Bankruptcy No. 96-50949 S, Adversary No. 97-5025.

211 B.R. 330 (1997)

In re Albert Curtis HUTCHINS, Jr. Albert Curtis HUTCHINS, Jr., Plaintiff, v. FORDYCE BANK AND TRUST COMPANY, FBT Bancshares, Inc., Roy McClain and Does 1 through 10, Defendants.

United States Bankruptcy Court, E.D. Arkansas, Pine Bluff Division.

July 17, 1997.

Attorney(s) appearing for the Case

David D. Coop, Little Rock, AR, Chapter 13 Trustee.

Stephen L. Gershner, Little Rock, AR, for debtor.

Janet Pulliam, Pamela Dixon, Little Rock, AR, for defendant.


MARY DAVIES SCOTT, Bankruptcy Judge.

THIS CAUSE is before the Court upon the plaintiff's Motion to Compel Discovery filed on January 28, 1997, to which the plaintiff responded on March, 12, 1997. The debtor filed his Chapter 13 petition in bankruptcy on September 30, 1996. Approximately one week after the filing of the case, Fordyce Bank and Trust Company ("the bank") authorized attorneys to investigate and evaluate debtor's work performance.1 Within one month of the filing of the bankruptcy case, by meeting held on October 30, 1996, the bank and FBT Bancshares, Inc. ("FBT") terminated debtor's employment contracts.2 Accordingly, the debtor initiated this separate lawsuit stating causes of action for violation of the automatic stay, 11 U.S.C. § 362, and for discriminating against the debtor for his bankruptcy filing, 11 U.S.C. § 525. Other, state law, counts are also alleged. Accordingly, while federal law may limit the application of the privileges, see Fed.R.Evid. 501, the state law privileges are applicable in this case.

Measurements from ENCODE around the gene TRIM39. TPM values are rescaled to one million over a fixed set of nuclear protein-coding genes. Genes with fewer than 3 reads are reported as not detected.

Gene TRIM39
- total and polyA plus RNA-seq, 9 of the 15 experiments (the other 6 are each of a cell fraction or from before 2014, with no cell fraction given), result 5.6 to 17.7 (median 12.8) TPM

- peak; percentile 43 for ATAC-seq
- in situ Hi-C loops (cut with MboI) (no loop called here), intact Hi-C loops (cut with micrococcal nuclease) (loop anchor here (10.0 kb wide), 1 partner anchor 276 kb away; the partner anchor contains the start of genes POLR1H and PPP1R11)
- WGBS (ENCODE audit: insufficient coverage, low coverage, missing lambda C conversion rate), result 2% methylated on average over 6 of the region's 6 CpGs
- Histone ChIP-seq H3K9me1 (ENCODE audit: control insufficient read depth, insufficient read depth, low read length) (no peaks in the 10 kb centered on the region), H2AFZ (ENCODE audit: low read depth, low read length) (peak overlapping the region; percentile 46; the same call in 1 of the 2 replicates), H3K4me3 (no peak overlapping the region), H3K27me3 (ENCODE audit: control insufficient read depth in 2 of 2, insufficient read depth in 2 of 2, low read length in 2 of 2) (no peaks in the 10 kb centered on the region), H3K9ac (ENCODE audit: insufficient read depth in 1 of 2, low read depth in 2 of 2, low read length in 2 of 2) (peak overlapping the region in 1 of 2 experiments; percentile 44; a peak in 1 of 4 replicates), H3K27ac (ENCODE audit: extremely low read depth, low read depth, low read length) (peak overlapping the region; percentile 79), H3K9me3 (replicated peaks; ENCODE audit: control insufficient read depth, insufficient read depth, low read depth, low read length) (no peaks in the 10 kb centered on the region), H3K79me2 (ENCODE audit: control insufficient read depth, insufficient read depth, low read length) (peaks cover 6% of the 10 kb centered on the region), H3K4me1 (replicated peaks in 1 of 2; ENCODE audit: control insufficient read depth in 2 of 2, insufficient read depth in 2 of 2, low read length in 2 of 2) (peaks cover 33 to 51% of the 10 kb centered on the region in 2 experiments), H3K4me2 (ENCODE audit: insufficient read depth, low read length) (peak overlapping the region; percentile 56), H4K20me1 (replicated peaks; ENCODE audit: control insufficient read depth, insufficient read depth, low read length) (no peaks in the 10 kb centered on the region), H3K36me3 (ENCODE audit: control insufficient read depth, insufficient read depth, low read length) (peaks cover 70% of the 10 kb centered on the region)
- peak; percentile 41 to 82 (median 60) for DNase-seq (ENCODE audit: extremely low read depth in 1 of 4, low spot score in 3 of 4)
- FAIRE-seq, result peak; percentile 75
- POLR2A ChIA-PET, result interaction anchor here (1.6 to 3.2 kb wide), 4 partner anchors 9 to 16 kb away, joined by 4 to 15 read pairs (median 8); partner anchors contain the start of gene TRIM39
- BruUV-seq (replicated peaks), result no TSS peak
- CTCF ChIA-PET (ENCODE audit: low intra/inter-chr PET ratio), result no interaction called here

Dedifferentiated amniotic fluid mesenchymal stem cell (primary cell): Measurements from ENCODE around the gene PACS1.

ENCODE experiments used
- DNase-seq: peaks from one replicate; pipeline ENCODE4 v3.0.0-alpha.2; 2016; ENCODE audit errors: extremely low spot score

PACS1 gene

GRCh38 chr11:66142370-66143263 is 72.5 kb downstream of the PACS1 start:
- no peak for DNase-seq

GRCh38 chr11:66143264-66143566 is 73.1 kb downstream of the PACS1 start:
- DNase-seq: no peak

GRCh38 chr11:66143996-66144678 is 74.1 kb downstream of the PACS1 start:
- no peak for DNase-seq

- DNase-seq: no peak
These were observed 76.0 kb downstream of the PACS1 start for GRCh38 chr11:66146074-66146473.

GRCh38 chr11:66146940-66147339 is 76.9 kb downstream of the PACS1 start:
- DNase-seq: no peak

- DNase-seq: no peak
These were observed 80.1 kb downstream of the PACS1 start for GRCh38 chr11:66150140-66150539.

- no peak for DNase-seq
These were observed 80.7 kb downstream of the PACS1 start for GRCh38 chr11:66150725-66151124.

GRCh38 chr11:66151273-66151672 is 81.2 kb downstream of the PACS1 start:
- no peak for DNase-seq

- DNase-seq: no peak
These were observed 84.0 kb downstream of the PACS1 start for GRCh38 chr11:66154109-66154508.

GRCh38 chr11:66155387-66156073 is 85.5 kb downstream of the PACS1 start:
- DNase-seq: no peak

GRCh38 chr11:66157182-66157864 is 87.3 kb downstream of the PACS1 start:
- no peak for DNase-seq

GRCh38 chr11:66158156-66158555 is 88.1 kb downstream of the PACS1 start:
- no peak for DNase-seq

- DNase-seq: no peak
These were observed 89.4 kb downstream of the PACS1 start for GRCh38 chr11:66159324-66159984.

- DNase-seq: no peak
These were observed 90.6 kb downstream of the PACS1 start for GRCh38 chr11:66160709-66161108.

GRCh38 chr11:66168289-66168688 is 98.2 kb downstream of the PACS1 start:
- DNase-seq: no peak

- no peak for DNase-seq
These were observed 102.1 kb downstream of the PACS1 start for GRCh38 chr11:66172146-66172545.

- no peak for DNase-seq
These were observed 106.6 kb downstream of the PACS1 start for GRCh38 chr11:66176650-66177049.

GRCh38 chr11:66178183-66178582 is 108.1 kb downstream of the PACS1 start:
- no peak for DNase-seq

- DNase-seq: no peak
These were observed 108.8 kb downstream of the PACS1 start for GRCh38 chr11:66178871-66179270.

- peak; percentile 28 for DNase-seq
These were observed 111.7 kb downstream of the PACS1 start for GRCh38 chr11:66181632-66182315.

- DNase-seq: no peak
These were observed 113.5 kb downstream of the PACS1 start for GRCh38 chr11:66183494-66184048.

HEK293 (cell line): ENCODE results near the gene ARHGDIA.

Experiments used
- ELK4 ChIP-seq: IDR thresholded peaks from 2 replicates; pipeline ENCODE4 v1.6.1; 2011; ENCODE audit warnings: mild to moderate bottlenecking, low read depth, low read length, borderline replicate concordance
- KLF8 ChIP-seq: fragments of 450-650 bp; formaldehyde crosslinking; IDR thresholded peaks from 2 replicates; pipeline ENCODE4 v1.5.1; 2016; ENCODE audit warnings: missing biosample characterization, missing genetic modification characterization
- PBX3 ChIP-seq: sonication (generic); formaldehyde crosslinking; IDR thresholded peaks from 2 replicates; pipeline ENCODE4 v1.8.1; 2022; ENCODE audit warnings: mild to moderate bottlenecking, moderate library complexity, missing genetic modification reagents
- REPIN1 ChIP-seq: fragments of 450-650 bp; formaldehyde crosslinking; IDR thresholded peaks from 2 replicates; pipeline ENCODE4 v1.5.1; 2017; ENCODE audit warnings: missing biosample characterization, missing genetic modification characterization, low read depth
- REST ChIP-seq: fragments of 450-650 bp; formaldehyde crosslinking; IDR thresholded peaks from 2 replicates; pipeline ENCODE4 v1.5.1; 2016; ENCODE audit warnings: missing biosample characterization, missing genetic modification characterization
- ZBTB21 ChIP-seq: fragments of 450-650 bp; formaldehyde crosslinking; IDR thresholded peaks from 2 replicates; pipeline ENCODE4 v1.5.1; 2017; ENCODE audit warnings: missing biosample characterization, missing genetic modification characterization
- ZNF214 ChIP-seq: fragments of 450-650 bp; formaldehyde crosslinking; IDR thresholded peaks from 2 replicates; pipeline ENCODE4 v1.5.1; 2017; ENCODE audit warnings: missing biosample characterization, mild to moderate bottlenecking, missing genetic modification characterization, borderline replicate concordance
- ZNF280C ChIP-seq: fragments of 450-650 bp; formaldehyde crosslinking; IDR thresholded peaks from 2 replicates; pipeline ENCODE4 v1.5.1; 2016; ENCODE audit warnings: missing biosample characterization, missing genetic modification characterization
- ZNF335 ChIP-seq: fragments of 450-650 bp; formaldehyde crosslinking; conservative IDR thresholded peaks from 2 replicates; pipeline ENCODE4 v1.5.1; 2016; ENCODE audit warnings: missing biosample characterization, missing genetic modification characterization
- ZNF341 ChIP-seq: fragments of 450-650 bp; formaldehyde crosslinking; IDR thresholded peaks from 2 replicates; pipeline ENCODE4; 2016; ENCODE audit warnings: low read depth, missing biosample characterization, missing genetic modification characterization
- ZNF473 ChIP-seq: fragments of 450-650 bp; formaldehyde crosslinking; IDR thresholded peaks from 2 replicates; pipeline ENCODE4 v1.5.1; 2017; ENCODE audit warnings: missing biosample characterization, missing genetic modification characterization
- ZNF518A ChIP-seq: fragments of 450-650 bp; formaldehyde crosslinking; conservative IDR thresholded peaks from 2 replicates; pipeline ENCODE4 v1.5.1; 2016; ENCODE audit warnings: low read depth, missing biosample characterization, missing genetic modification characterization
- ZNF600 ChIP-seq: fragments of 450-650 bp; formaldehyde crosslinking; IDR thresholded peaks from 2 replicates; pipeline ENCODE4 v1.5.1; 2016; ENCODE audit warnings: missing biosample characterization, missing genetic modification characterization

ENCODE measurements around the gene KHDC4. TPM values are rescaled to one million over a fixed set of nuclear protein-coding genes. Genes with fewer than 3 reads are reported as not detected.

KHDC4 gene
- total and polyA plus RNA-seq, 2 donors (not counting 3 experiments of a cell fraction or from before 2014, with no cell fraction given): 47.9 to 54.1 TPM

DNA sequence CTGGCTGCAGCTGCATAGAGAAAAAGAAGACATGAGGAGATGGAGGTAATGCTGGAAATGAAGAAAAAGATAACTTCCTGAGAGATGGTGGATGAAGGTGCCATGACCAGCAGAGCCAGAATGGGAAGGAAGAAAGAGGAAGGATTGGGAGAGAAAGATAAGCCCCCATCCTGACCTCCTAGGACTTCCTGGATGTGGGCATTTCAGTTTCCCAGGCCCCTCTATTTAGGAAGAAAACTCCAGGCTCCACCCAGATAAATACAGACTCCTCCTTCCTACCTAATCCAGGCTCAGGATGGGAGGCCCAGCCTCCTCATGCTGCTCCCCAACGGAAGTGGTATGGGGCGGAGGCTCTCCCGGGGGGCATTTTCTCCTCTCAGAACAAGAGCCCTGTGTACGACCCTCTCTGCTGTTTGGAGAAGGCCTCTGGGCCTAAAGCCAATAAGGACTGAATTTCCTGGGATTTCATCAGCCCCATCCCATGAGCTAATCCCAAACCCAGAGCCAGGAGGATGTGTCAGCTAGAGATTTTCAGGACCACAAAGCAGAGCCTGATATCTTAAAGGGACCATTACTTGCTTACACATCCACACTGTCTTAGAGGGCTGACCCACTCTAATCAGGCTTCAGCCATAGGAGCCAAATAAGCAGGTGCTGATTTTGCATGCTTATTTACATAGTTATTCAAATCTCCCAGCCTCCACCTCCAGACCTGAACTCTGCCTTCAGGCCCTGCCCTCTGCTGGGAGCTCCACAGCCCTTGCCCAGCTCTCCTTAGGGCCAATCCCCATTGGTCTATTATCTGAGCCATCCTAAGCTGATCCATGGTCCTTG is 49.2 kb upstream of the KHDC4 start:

On December 11, 1996, the plaintiff propounded a discovery request to the defendants